August 6, 2015
Before we can get on with the next chapter, we have to get somewhere to undertake that “getting on.” We started with about 10 days in the Santa Barbara area, but concluded that prices are high, zoning is challenging, and finding jobs to sustain us while working on the dream would be tough. So, we did a little rethinking and decided to feel out the San Francisco Bay Area. After a week in Colorado, we returned to California ready to enact this plan. So on this morning we retrieved our bikes, checked out of our Carpinteria storage unit (A Storage Place–great friendly service and nice units), purchased some bagels at Jack’s and hit the road.
When we got to Santa Barbara, we noticed that the GPS had “decided” to route us through the Santa Ynez valley. We were both actually pretty excited. We spent our short honeymoon two years ago in that area, and have loved it for much longer. Also, since Rebbe was not with us, it was the perfect time to partake of a wine tasting. An article shared recently by a friend had highlighted Rideau Vineyards, so we made that our destination.
We approached the vineyard on roads we had biked on during our honeymoon, and it was fun to relive those memories. Arriving at the vineyard, we followed the signs to the tasting room. The atmosphere was relaxed. Two couples were just leaving and they indicated that we should take their seats. We asked if it would be OK to share a tasting (Maureen and I are wine incompatible–she drinks red and I can only drink white) and were assured that that was commonly done, especially since people are often driving.
While we were enjoying our wine, the owner, Iris, came in with her dogs (actually the dogs came in first). We had a short chat, during which we found out her dogs were Havanese and showed her a picture of our Havanese (Rebbe) and his sister, Koli. A flyer was being distributed advertising Iris’ upcoming birthday party. Another patron later told us that this is a very big community event. We noticed while we were there that many of the people who came in were members of the vineyard’s wine club. Members get discounted tours, free tastings, and monthly wine. Hmmmm.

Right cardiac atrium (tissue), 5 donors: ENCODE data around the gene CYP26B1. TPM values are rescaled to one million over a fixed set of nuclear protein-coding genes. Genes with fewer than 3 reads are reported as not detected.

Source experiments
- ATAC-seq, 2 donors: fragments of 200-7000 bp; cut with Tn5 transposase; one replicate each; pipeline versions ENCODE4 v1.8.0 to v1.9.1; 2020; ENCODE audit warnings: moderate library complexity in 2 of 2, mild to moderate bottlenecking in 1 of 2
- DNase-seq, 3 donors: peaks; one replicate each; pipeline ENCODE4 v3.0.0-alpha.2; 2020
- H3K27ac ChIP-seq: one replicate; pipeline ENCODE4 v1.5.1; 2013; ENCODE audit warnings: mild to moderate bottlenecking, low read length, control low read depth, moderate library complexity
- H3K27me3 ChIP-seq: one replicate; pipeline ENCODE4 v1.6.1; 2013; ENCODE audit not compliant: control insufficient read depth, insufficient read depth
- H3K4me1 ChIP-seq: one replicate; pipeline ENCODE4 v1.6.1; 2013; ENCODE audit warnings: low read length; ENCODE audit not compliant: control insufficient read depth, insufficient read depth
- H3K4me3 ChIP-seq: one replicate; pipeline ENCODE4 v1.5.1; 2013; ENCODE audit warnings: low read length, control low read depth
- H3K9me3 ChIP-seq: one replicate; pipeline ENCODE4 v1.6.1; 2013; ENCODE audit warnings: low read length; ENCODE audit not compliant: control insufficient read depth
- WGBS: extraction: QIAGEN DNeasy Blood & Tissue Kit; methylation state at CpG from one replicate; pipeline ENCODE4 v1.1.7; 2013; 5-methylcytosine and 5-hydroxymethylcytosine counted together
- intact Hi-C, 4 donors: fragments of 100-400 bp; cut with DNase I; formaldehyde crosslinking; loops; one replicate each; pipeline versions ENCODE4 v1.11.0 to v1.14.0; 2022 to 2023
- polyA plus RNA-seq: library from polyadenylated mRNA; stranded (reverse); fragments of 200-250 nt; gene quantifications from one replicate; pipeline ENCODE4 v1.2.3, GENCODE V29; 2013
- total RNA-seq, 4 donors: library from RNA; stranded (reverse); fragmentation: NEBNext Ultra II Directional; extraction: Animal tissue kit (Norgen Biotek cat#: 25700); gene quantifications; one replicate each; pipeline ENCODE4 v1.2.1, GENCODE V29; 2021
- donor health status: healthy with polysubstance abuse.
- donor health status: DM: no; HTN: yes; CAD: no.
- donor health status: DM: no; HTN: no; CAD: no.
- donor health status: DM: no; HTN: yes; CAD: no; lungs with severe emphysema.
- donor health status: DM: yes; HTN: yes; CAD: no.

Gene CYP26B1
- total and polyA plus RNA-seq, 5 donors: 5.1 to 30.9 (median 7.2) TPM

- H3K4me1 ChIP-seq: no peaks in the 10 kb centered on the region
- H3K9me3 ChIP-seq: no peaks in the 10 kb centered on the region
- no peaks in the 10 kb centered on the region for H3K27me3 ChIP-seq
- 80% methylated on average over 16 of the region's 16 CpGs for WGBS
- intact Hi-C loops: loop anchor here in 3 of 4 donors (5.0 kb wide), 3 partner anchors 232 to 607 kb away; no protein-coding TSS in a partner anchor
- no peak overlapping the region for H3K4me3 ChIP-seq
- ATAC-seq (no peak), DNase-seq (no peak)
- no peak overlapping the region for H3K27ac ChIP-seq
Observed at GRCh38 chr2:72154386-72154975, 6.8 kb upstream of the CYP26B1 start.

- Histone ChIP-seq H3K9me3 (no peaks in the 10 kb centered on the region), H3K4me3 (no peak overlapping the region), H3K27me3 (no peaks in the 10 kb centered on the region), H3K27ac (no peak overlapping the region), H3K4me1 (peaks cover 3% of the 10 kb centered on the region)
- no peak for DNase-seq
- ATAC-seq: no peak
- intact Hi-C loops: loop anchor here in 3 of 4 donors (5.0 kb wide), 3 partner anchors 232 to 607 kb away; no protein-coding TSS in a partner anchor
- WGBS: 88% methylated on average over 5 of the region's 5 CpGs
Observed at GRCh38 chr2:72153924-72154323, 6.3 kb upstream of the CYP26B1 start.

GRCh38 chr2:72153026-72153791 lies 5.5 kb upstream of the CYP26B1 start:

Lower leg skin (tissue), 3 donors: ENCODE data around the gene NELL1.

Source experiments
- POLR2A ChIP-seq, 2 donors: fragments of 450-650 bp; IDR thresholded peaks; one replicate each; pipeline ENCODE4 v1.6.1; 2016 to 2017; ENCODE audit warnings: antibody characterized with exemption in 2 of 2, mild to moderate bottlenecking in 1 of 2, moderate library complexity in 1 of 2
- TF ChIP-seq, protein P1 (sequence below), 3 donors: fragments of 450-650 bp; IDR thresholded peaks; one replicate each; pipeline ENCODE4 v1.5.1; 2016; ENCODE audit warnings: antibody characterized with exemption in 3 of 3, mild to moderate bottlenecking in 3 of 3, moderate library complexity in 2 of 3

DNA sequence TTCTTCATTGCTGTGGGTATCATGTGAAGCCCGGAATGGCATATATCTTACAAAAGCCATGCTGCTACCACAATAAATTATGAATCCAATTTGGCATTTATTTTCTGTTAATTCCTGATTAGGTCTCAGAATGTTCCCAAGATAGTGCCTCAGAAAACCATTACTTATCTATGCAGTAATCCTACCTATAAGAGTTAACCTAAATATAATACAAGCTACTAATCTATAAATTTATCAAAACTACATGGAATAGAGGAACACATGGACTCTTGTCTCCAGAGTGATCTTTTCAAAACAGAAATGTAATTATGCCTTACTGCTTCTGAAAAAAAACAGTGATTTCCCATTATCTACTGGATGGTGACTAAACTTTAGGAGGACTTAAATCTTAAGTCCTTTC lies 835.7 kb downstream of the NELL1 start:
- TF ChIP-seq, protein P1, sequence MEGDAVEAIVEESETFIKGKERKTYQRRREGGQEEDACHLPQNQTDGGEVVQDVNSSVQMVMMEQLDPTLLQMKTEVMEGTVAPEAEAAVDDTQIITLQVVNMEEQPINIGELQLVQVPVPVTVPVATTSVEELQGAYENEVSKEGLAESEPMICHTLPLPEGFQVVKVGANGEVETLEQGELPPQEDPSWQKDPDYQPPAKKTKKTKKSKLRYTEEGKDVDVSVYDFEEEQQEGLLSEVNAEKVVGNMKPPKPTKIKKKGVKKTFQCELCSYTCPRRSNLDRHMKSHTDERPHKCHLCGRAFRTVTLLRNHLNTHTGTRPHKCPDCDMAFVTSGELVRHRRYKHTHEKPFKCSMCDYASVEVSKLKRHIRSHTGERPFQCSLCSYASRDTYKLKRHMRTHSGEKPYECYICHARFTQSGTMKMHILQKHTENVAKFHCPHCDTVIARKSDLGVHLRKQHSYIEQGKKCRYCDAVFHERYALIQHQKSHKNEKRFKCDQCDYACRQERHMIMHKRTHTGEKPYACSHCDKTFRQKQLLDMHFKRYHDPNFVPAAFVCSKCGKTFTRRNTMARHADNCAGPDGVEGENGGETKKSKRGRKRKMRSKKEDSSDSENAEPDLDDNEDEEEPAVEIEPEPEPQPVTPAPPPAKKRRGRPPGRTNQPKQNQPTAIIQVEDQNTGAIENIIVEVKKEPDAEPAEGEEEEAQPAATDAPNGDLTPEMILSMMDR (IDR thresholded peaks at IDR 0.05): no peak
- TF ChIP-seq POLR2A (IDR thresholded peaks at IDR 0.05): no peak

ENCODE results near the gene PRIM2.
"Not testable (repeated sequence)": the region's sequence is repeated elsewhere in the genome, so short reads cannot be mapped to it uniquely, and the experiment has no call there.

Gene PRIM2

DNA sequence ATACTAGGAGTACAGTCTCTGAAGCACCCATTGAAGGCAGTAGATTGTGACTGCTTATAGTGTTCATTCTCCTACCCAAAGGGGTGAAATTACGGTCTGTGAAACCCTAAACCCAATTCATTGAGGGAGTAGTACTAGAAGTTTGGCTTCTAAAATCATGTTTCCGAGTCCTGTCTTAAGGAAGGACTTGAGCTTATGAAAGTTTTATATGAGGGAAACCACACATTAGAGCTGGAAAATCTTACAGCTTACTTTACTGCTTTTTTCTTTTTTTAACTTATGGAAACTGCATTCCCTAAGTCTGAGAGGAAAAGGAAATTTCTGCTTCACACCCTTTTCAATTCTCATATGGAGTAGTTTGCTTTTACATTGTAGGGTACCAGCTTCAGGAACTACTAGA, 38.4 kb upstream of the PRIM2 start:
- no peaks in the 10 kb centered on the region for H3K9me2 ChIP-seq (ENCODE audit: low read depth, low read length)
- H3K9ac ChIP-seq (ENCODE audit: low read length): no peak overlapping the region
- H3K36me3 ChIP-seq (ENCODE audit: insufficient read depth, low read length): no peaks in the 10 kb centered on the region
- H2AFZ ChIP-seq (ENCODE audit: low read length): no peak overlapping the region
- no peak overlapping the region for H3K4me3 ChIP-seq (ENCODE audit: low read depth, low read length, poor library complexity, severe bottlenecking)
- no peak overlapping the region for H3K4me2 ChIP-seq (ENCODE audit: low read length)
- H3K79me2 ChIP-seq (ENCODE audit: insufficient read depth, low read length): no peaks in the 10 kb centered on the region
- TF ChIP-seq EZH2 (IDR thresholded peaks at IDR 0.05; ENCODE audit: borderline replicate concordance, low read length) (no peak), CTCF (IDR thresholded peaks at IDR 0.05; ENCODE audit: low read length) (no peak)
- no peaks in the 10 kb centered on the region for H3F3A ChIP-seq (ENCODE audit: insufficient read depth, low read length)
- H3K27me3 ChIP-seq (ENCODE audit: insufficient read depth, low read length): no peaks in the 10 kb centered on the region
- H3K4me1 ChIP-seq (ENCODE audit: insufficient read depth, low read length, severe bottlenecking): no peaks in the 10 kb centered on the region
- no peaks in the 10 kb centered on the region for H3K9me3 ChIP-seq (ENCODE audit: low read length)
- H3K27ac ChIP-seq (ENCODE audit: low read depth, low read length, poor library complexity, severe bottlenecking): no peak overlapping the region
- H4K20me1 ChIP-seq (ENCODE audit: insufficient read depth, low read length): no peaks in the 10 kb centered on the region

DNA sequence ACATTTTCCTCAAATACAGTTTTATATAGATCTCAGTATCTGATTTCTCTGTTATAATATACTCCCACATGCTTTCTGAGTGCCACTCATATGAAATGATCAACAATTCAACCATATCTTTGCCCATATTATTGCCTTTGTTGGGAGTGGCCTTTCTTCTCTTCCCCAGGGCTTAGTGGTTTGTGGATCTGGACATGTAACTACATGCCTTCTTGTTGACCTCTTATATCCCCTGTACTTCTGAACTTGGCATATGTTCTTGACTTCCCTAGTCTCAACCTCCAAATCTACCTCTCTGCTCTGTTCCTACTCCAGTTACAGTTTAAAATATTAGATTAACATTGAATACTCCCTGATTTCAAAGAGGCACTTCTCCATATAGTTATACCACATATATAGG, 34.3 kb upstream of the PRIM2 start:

At the end of the tasting, Maureen bought a bottle of the Bon Temps Red (there was quite a bit of New Orleans “theming”) while I fetched some leftovers from the car for a picnic on the grounds. We enjoyed our lunch, took some photos, then headed up the road.
The realtor we met with in Santa Barbara had mentioned a site that is being redeveloped as a community/foodie center, and wondered if it might fit well with our plans. We decided to drive by, since we were going through anyway. The project looks interesting–San Luis Obispo Public Market–but probably doesn’t really allow for the type of lodging we envision. SLO is still an option, though.
We continued up the coast, following the Pacific Coast bike route. At various times, we both remarked about how scary we would find cycling this route. That really got us thinking about whether focusing on being a “way station” along the coast was the right approach. Given that it’s not a route that either of us would fancy through-riding, could we still be promoters and ambassadors? Fortunately, this line of thinking has opened us up to other possible manifestations and locations.
Our day ended at Pfeiffer Big Sur State Park Campground, a little closer to dark than we would have preferred, but worth it for the experiences we had. There were cyclists coming in as we arrived, and we were happy for them that the hiker-biker spots were close to the campground entrance, since when asked how they were they replied “Hungry.” I had one last adventure for the day. The ground cloth for the tent had ended up in the back of our Thule cargo box. I could not reach it from the side door, as we were parked on an incline. So I climbed up on the back bumper and held onto the spoiler to get it out. So far, so good. But then I thought I should also get the tent out from that position. Bad decision. The weight of the tent and the slope of the parking space combined to pull me quickly to the ground. Luckily, I was able to break my fall with my hands, so the face plant into the gravel did not do damage. Even more fortunately, my head missed the wooden post nearby. Lesson learned–be careful how you stand when you remove heavy items from atop a van–especially when parked on a slope. Gravity can be cruel.